I hear a lot of turkey hunters complain that they never have the kind of experience where a gobbler struts into their decoys and puts on an outdoor-television-worthy show. To be honest, I didn’t have much of that either – until I bought some high-end decoys.
The difference a quality fake makes in how birds commit to your setup is very real, and when I’m asked about how to make turkey hunting easier and more exciting, my answer is simple: buy better decoys.
I realize that it’s hard to stomach spending $120 (or more) on a single decoy, but it is worth it. Not only do the longbeards get suckered in, but you’ll see way more positive interactions with hens, too. And anyone who wants exciting spring hunting knows that having a live lady in your spread is a definite positive.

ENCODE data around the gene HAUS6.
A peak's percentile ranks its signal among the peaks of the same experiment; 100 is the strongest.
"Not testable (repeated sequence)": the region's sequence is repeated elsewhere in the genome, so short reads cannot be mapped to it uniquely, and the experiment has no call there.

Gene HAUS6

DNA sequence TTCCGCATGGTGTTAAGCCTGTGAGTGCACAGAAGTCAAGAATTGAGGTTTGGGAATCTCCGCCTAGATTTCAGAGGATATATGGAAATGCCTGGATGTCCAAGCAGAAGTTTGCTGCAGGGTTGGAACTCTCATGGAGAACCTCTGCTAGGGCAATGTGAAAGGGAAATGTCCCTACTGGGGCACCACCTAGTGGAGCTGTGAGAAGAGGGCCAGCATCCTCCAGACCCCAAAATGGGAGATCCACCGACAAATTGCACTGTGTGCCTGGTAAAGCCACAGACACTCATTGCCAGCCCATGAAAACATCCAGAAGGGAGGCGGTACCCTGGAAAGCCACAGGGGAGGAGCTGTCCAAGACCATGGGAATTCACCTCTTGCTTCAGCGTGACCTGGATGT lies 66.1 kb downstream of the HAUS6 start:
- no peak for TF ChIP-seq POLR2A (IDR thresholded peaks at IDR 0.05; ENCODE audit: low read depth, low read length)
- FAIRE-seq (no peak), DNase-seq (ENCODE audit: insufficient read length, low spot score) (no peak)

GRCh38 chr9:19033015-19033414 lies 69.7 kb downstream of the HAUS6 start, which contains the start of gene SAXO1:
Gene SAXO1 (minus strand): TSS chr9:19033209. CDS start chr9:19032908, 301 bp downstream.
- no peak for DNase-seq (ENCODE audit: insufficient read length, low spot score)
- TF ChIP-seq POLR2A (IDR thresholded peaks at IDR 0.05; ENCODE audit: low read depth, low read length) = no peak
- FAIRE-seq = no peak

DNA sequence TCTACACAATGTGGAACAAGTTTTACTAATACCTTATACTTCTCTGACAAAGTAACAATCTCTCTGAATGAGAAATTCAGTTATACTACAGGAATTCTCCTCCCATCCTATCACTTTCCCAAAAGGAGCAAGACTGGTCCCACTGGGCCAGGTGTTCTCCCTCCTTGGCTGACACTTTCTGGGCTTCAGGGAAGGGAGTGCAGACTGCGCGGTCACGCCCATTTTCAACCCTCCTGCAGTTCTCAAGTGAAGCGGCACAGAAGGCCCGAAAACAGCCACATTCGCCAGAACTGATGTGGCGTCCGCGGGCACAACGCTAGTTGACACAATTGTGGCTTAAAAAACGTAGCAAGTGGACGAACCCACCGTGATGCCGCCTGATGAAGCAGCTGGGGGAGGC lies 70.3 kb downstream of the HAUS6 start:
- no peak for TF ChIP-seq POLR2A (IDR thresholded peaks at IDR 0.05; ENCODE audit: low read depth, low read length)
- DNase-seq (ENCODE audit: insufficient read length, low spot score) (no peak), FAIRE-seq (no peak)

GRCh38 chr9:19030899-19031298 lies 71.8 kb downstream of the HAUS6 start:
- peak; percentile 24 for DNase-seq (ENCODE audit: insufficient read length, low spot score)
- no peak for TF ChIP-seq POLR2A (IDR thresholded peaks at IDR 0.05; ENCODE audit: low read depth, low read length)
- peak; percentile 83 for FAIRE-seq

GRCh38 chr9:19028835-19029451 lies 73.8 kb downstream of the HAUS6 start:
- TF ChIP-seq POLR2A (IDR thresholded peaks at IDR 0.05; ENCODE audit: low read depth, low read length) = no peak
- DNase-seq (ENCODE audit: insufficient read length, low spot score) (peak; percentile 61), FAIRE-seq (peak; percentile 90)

Now, the upper-end category is filled with decoys of various configurations and designs. The best decoys are hard-shelled and not very portable. As of March 2018 anyway, that’s how decoys have to be designed to convey the right body language and look the part.
The decoy type you choose is up for debate, but I’m a firm believer in having two at all times. I like some sort of hen and a half- or quarter-strut jake. Nearly every bird I shoot, or call in for someone else to shoot, commits to the jake and picks a fight with it. I honestly think I could probably get away with using only that decoy, but I have more confidence when there is a hen with him, too.
This two-bird setup isn’t cheap if you buy the right decoys, but they’ll last for years and will result in better spring action. I can promise you, the sting of the price tag will disappear the first time a tom commits and he is so engrossed in pecking and swatting your decoy that he doesn’t notice his lights are about to go out.